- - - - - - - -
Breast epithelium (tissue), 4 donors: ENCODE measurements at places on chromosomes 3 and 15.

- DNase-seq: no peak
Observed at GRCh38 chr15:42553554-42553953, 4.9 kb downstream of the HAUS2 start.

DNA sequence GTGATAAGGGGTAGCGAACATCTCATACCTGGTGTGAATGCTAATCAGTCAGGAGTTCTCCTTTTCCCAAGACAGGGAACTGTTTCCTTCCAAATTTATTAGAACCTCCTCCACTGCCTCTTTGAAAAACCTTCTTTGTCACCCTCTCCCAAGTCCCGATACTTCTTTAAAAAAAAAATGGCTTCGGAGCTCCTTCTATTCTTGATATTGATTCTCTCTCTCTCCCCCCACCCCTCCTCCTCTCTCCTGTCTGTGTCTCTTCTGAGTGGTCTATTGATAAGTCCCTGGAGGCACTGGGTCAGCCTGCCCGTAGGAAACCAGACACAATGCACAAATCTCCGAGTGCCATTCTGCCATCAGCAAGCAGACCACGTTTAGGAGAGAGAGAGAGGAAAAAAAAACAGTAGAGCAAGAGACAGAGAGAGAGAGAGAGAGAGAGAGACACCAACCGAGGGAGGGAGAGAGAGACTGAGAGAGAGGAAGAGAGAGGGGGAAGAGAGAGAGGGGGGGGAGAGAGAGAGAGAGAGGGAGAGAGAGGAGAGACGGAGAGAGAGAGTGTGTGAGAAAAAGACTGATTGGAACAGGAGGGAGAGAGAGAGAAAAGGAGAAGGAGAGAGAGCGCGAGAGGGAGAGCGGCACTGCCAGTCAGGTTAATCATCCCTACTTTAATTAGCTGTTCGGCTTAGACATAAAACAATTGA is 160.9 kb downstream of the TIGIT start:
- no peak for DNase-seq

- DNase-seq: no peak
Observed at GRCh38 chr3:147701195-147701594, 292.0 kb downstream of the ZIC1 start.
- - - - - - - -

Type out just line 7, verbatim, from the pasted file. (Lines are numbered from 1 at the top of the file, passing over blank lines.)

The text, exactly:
Observed at GRCh38 chr3:147701195-147701594, 292.0 kb downstream of the ZIC1 start.